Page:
January 4, 2011

A Daily Watch Over Congress

If we are to survive as a nation, we need to work to ensure those whom we entrust in government do that which is right and proper for a constitutional republic.This site serves to keep a daily watch over what our elected servants in Congress do, and whether they remain in step with the Constitutional principles laid down by our Founders.

I will not post ordinary proceedings or bills that are concerned with naming post offices etc. Nor shall I post procedural voting records; only votes on bills and amendments that reflect how Congress acts in matters significant to Tea Party principles. I will try to post the daily legislation the next morning, or the next day at the latest. I will update the score cards once per week (usually Sunday).

This is not a discussion or debating forum, so please limit your comments to corrections and intelligent analysis of the subject matter. Comments are moderated prior to posting.

I have score cards displayed on separate pages for members of Congress, rating them as to how they vote on vital issues in my estimation. Another page displays the significant legislation that has been voted on.
Thank you for visiting; comments and suggestions of how to improve this site are welcome.
March 9, 2012

House Passes Academic Freedom Act

The House passed H.R. 2117, the Protecting Academic Freedom in Higher Education Act, a measure that removes unnecessary and burdensome federal regulations on colleges and students, especially in the definition of credit-hour, and State accreditation.

The bill was passed by a vote of 303 – 114, with all Republicans voting for the measure.

March 9, 2012

House Passes Oil Shale Bill

The House passed H.R. 3408, a bill which directs the Secretary of the Interior to proceed with the sale of mineral leases on federal land for oil shale, and also directs the Secretary to deem the environmental and energy regulations as of November 2008 as the controlling regulations in the exploration and exploitation of oil shale, notwithstanding any later regulations made.

The measure was passed by a vote of 237 – 187, with 21 Republicans voting against the bill, and 21 Democrats voting for the bill.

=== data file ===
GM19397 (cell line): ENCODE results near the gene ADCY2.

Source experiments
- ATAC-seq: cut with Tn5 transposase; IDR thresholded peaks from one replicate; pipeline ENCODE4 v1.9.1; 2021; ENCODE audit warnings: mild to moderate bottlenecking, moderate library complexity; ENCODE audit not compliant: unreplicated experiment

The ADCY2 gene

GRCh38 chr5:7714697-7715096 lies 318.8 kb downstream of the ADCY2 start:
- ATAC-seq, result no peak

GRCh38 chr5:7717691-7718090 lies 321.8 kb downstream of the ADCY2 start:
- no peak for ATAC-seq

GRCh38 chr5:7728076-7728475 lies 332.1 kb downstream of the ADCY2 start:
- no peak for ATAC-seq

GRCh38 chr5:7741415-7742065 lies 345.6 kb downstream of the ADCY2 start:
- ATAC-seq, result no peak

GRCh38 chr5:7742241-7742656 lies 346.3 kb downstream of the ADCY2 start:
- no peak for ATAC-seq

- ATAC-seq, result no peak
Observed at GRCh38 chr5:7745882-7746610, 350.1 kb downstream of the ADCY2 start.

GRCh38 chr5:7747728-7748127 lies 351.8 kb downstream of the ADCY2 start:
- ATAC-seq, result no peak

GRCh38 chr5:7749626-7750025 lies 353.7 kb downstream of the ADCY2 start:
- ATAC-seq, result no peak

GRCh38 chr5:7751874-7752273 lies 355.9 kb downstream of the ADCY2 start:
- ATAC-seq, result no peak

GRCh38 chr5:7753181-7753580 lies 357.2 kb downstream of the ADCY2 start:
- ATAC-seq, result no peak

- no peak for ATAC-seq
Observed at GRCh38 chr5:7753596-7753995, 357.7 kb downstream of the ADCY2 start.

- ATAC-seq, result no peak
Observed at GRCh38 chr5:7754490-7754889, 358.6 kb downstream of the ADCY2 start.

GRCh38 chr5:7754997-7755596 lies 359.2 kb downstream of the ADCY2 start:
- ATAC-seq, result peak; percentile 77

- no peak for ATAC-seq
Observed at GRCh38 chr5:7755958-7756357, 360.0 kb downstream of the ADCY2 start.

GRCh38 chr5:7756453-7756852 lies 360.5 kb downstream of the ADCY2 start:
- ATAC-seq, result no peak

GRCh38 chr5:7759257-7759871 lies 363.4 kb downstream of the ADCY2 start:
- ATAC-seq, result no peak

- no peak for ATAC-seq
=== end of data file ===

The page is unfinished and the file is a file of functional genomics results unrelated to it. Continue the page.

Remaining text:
March 9, 2012

Senate Moves to Waive Budget Control Act Provisions

In debating S. 1813, the Federal Transportation funding bill, known as Moving Ahead for Progress in the 21st Century Act, a motion was passed by a vote of 66-31 to waive the budgetary restrictions of the Budget Control Act, capping discretionary spending. In effect, the motion renders the Budget Control Act meaningless in controlling the growth of Federal spending.

Republican Senators Alexander (R-TN), Blunt (R-MO), Boozman (R-AR), Brown (R-MA), Cochran (R-MS), Collins (R-ME), Heller (R-NV), Hoeven (R-ND), Hutchison (R-TX), Inhofe (R-OK), Shelby (R-AL), Snowe (R-ME), Vitter (R-LA), and Wicker (R-MS) voted to waive budgetary restrictions, while all Democrats voted for the motion except Warner of Virginia.

March 9, 2012

Senate Rejects Keystone Pipeline Approval Amendment

The Senate rejected Amendment 1537 to S. 1813, the Federal Transportation Act, a measure that would override executive orders to stop the building of the Keystone XL Pipeline from Canada. Even though the vote tally was 56-42, it did not pass the 3/5 majority requirement in the face of a Democrat filibuster.

Eleven Democrats joined all Republicans in support of the amendment – Baucus (D-MT), Begich (D-AK), Casey (D-PA), Conrad (D-ND), Hagan (D-NC), Landrieu (D-LA), Manchin (D-WV), McCaskill (D-MO), Pryor (D-AR), Tester (D-MT), Webb (D-VA).

March 9, 2012

Senate Rejects Keystone Pipeline Restrictions Amendment

The Senate, by a vote of 33-65, rejected Senate Amendment 1817, which provides for the implementation of the Keystone XL Pipeline from Canada, providing that the oil transported is not subsequently exported, and that all materials in the construction are made in the US. This was seen as a ploy by unions to force union labor in the construction, therefore all 33 votes for the amendment were by Democrats beholden to union interests.